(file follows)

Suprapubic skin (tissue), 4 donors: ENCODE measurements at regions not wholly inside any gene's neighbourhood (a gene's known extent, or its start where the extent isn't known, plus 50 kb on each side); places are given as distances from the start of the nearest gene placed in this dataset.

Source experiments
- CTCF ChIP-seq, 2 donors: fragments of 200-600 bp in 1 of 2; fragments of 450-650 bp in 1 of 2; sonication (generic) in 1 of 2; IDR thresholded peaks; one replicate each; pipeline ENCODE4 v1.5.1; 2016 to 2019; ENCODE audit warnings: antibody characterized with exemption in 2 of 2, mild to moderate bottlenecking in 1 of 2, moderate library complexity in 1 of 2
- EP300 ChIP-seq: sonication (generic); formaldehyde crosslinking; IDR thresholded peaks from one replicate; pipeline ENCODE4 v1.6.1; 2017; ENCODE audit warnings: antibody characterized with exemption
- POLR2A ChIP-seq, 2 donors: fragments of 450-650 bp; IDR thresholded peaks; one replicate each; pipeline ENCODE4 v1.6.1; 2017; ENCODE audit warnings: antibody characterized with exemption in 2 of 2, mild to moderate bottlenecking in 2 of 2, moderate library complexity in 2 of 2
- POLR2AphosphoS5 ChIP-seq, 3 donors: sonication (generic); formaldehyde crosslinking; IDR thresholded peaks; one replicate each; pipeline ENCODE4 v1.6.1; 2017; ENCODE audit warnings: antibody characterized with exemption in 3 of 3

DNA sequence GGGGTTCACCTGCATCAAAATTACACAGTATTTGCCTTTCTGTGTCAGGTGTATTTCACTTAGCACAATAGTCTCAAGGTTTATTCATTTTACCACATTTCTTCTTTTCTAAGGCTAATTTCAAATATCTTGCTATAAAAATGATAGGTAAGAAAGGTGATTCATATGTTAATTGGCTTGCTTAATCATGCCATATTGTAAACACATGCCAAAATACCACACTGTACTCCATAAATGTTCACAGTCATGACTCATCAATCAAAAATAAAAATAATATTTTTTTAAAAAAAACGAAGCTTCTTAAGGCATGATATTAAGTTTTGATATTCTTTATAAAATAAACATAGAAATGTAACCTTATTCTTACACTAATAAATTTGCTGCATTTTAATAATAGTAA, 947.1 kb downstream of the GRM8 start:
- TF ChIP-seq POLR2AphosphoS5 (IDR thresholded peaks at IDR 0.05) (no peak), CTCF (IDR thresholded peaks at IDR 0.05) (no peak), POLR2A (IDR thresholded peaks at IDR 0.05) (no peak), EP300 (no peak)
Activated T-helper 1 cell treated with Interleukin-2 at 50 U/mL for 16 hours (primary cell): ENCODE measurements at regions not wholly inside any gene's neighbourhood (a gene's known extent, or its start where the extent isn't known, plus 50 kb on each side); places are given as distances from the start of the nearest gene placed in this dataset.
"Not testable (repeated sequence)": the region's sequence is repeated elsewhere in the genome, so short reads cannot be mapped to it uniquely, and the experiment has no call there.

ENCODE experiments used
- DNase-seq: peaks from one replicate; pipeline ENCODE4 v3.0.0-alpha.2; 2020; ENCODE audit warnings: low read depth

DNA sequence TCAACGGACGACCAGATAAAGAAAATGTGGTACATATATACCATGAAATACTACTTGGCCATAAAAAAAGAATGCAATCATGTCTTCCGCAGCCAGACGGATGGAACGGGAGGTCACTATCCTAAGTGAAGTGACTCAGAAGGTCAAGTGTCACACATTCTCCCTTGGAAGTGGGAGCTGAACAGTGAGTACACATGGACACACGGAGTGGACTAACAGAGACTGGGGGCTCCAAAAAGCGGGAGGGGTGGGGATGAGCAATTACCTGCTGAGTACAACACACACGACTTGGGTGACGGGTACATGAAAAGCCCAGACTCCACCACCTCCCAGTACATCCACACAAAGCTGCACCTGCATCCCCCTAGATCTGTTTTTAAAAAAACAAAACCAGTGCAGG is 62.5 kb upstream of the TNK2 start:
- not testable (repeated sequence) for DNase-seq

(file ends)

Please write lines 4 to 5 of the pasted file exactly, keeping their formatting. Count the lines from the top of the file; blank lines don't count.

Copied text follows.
- EP300 ChIP-seq: sonication (generic); formaldehyde crosslinking; IDR thresholded peaks from one replicate; pipeline ENCODE4 v1.6.1; 2017; ENCODE audit warnings: antibody characterized with exemption
- POLR2A ChIP-seq, 2 donors: fragments of 450-650 bp; IDR thresholded peaks; one replicate each; pipeline ENCODE4 v1.6.1; 2017; ENCODE audit warnings: antibody characterized with exemption in 2 of 2, mild to moderate bottlenecking in 2 of 2, moderate library complexity in 2 of 2